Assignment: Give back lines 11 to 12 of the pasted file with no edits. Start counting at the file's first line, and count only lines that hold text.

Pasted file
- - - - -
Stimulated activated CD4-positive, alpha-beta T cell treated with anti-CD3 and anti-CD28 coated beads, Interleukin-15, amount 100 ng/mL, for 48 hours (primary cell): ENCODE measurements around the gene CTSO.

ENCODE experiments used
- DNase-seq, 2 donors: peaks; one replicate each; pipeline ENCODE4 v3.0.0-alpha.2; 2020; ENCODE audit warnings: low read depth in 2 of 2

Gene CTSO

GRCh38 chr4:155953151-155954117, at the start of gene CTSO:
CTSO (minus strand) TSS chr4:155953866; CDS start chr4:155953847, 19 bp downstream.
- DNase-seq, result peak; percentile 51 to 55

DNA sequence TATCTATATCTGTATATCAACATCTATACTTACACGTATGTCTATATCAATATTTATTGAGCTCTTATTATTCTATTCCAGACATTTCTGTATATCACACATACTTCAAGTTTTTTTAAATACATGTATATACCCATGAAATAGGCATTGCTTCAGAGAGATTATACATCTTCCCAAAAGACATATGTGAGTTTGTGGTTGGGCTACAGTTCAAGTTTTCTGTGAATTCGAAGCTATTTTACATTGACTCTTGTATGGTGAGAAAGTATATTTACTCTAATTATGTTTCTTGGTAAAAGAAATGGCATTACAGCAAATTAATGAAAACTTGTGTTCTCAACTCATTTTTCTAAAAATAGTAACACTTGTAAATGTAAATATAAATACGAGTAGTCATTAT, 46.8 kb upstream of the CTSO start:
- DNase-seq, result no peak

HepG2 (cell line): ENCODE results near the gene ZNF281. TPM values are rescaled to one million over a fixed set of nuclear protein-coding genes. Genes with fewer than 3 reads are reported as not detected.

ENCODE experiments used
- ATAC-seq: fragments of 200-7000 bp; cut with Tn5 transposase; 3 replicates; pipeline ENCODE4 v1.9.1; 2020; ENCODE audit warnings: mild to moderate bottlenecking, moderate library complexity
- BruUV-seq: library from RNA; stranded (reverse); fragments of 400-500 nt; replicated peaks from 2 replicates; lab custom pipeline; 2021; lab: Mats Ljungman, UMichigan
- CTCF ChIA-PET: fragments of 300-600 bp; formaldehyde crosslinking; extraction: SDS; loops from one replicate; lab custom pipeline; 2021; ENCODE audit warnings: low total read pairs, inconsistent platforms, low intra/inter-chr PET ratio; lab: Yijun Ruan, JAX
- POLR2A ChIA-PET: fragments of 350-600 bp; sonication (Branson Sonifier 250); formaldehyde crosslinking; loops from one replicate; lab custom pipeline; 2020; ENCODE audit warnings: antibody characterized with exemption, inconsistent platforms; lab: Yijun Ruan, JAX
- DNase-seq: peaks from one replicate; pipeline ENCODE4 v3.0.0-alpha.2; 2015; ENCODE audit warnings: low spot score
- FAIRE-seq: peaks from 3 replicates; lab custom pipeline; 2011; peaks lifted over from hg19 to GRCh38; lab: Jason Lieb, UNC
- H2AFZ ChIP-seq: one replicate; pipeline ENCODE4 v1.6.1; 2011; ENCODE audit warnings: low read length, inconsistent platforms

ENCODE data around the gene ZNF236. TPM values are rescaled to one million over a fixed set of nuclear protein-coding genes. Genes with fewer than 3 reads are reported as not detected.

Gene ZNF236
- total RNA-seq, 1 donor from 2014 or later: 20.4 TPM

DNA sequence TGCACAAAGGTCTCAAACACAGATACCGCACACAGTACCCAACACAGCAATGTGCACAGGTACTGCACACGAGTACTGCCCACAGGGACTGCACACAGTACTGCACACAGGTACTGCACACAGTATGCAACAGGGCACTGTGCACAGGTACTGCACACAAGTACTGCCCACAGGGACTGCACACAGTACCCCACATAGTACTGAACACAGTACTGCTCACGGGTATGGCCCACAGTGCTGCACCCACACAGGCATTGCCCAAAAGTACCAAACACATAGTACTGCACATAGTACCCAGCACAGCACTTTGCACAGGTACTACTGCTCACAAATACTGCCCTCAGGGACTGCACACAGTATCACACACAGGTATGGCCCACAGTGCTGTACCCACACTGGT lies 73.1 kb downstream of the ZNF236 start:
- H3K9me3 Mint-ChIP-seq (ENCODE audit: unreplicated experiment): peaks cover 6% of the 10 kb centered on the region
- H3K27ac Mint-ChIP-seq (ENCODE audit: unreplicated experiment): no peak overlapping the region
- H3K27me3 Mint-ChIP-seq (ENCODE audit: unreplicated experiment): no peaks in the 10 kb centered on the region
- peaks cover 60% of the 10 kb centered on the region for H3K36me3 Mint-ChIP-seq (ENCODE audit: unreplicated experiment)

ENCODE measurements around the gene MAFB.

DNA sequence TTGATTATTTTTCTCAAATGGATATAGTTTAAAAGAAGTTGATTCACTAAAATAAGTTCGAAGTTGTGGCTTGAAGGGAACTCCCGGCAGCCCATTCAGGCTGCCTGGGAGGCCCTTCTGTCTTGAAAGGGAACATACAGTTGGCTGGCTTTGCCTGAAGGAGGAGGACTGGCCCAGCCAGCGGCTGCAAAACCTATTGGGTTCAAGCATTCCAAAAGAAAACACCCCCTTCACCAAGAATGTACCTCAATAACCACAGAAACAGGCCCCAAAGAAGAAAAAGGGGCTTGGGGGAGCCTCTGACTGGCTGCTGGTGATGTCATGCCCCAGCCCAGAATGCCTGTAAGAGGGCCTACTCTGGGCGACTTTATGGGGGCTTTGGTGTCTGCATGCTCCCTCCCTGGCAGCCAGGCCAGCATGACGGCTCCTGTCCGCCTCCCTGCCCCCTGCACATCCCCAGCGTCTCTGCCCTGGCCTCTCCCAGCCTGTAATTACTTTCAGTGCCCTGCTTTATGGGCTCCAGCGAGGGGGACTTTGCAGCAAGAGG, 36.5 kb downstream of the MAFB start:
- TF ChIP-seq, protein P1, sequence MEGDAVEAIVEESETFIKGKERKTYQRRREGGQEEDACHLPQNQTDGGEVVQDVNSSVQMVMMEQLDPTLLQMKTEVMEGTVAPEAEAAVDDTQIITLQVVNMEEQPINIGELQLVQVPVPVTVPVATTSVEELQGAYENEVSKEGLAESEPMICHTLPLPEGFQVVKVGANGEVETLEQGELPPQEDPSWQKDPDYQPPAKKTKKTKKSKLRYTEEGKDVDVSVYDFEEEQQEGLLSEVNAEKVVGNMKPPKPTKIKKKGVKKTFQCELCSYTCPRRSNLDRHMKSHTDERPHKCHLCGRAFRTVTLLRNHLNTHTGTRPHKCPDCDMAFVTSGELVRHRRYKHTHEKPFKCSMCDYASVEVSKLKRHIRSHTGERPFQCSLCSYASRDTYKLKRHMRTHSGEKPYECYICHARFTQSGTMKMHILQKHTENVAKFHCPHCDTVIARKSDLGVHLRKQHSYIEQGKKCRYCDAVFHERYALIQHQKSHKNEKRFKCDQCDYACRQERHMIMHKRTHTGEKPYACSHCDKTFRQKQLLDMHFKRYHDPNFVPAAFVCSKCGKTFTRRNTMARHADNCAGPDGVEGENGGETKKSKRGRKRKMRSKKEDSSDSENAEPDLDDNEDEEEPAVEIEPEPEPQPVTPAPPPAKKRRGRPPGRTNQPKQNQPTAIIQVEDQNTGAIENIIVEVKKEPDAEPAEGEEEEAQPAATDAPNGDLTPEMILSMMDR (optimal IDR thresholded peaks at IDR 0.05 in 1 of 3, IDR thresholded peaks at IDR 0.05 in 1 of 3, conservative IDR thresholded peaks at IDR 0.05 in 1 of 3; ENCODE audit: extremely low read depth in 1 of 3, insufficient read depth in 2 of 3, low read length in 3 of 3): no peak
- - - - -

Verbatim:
ENCODE experiments used
- ATAC-seq: fragments of 200-7000 bp; cut with Tn5 transposase; 3 replicates; pipeline ENCODE4 v1.9.1; 2020; ENCODE audit warnings: mild to moderate bottlenecking, moderate library complexity